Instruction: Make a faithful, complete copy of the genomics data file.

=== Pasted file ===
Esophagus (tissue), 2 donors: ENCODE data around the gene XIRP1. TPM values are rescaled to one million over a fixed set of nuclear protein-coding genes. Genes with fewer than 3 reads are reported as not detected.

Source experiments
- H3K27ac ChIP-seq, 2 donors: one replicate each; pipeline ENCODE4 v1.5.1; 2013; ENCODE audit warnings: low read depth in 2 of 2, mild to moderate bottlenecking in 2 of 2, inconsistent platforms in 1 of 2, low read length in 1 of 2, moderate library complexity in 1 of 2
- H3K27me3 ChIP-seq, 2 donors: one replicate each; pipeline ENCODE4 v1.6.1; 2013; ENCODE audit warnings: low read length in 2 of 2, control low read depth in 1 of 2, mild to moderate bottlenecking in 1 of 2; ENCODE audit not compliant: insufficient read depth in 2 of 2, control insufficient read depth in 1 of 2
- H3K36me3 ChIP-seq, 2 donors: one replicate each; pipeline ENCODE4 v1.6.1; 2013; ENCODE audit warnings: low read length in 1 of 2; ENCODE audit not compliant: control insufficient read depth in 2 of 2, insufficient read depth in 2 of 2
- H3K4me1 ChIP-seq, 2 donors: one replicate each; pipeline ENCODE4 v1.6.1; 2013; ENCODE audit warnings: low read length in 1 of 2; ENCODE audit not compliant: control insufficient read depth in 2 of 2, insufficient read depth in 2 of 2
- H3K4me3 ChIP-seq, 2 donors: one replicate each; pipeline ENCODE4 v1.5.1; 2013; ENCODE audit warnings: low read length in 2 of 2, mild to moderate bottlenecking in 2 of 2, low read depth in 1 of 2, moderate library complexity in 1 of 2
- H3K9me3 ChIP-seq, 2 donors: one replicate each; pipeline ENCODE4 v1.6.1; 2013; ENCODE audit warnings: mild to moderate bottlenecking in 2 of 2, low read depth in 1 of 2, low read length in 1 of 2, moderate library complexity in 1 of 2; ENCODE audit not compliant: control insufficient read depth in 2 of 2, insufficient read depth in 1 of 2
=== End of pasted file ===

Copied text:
Esophagus (tissue), 2 donors: ENCODE data around the gene XIRP1. TPM values are rescaled to one million over a fixed set of nuclear protein-coding genes. Genes with fewer than 3 reads are reported as not detected.

Source experiments
- H3K27ac ChIP-seq, 2 donors: one replicate each; pipeline ENCODE4 v1.5.1; 2013; ENCODE audit warnings: low read depth in 2 of 2, mild to moderate bottlenecking in 2 of 2, inconsistent platforms in 1 of 2, low read length in 1 of 2, moderate library complexity in 1 of 2
- H3K27me3 ChIP-seq, 2 donors: one replicate each; pipeline ENCODE4 v1.6.1; 2013; ENCODE audit warnings: low read length in 2 of 2, control low read depth in 1 of 2, mild to moderate bottlenecking in 1 of 2; ENCODE audit not compliant: insufficient read depth in 2 of 2, control insufficient read depth in 1 of 2
- H3K36me3 ChIP-seq, 2 donors: one replicate each; pipeline ENCODE4 v1.6.1; 2013; ENCODE audit warnings: low read length in 1 of 2; ENCODE audit not compliant: control insufficient read depth in 2 of 2, insufficient read depth in 2 of 2
- H3K4me1 ChIP-seq, 2 donors: one replicate each; pipeline ENCODE4 v1.6.1; 2013; ENCODE audit warnings: low read length in 1 of 2; ENCODE audit not compliant: control insufficient read depth in 2 of 2, insufficient read depth in 2 of 2
- H3K4me3 ChIP-seq, 2 donors: one replicate each; pipeline ENCODE4 v1.5.1; 2013; ENCODE audit warnings: low read length in 2 of 2, mild to moderate bottlenecking in 2 of 2, low read depth in 1 of 2, moderate library complexity in 1 of 2
- H3K9me3 ChIP-seq, 2 donors: one replicate each; pipeline ENCODE4 v1.6.1; 2013; ENCODE audit warnings: mild to moderate bottlenecking in 2 of 2, low read depth in 1 of 2, low read length in 1 of 2, moderate library complexity in 1 of 2; ENCODE audit not compliant: control insufficient read depth in 2 of 2, insufficient read depth in 1 of 2